Here we have a series of emails, beginning in May, regarding a plot to use the green space at Finchley Memorial Hospital for ... oh: for yet another housing development.
There can never be too many housing developments, in Broken Barnet, as we know. Especially in the age of Capita.
And yes, Capita is well aware of this plan, is part of it, as you will see from the emails. Also involved are Barnet council's senior commissioning team - and the Chief Executive, John Hooton. Clearly there has been much discussion, on the quiet, between interested parties, such as Barnet, Capita, and different NHS bodies, locally and on a grander scale, including a representative of the CHP - Community Health Partnership, which is responsible for Barnet CCG - in regard to this proposal.
In order to get the ball rolling sooner rather than later, it seems, a threat of enforcement of the long forgotten community facilities is used: as put in the email from a Capita officer on May 16th suggests in regard to the development plans for Finchley Memorial, and also Marie Foster:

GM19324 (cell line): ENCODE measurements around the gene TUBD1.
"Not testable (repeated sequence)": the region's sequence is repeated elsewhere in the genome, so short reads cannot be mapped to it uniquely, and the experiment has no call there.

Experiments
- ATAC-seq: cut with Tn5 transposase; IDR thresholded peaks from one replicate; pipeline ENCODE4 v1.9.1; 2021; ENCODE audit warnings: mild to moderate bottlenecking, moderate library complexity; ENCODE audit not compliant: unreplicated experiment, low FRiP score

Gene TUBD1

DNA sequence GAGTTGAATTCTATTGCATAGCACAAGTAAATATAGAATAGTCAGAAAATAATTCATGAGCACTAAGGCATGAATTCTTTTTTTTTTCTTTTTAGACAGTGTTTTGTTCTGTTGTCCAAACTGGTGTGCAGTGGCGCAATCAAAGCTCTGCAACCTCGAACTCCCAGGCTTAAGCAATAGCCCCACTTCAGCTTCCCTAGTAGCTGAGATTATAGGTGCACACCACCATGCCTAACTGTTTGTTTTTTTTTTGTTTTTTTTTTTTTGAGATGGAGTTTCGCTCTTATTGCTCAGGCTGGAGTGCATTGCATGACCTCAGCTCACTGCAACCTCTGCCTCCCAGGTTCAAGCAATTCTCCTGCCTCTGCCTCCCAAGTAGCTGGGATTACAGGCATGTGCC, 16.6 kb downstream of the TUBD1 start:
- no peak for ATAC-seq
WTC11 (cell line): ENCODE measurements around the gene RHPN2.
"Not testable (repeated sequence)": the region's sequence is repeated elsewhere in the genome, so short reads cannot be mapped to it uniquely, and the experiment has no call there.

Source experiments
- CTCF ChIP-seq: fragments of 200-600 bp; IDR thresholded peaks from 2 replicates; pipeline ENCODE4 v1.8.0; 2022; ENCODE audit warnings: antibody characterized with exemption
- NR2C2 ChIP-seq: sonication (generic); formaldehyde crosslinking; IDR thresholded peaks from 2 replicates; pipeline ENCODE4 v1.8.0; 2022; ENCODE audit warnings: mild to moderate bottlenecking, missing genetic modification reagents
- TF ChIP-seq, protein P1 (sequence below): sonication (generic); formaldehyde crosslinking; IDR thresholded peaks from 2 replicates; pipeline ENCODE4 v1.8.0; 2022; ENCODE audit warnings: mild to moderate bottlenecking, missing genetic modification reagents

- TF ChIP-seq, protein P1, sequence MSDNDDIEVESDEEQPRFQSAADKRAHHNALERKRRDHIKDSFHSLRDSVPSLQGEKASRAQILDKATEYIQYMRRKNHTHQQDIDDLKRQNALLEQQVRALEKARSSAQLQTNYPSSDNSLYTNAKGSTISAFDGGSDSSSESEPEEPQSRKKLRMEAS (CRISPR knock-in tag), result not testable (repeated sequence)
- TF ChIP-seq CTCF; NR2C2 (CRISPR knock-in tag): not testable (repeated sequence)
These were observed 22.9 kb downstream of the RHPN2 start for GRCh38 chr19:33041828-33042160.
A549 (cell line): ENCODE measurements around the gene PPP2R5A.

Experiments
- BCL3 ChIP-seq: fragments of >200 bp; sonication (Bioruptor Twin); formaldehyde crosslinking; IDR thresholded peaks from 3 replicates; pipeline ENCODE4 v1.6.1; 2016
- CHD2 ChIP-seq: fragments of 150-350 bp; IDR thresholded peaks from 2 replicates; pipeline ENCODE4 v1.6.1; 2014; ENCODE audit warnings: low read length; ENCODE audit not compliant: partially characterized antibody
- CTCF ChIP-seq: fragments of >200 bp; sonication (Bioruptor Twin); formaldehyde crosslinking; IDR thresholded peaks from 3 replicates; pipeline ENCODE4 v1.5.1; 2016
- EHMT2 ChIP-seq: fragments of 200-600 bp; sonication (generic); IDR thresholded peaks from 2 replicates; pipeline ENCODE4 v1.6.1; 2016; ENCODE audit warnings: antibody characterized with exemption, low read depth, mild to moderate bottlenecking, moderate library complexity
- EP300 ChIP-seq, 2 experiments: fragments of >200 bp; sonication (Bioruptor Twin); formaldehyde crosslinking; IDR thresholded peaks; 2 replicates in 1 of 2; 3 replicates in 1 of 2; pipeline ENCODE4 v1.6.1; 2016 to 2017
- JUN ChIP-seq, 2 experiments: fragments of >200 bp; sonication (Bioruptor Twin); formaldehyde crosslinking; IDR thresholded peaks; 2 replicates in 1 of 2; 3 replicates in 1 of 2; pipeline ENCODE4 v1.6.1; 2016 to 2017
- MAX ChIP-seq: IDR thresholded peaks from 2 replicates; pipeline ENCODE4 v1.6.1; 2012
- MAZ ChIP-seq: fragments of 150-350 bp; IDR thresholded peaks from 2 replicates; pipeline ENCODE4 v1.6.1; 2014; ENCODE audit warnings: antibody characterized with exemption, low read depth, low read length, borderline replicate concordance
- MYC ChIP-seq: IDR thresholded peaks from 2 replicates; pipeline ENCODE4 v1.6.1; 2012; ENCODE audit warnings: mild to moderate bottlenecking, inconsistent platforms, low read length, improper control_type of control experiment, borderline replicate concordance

'Enforcement action here would focus their minds on this matter ...'
An extraordinary remark, by any standard.
Bearing in mind the current level of controversy in Barnet over the increasing dissatisfaction by residents with the standard and level of Capita's enforcement service - or rather the perceived lack of it - it is quite incredible to see senior officers using their power to co-opt this process for the benefit of other, quite distinctive, strategic aims.
In the same email the officer refers to a meeting of 'OPE' - presumably the local representation of the One Public Estate Programme - held in the previous week, in which Barnet's Chief Executive, John Hooton, is reported to have pushed for action in regard to the development plans for the hospital's grounds:
You will note that any need to address the protracted lack of provision of adequate healthcare facilities in this underused hospital comes a poor second to the exciting development opportunities of the surrounding 'community space'.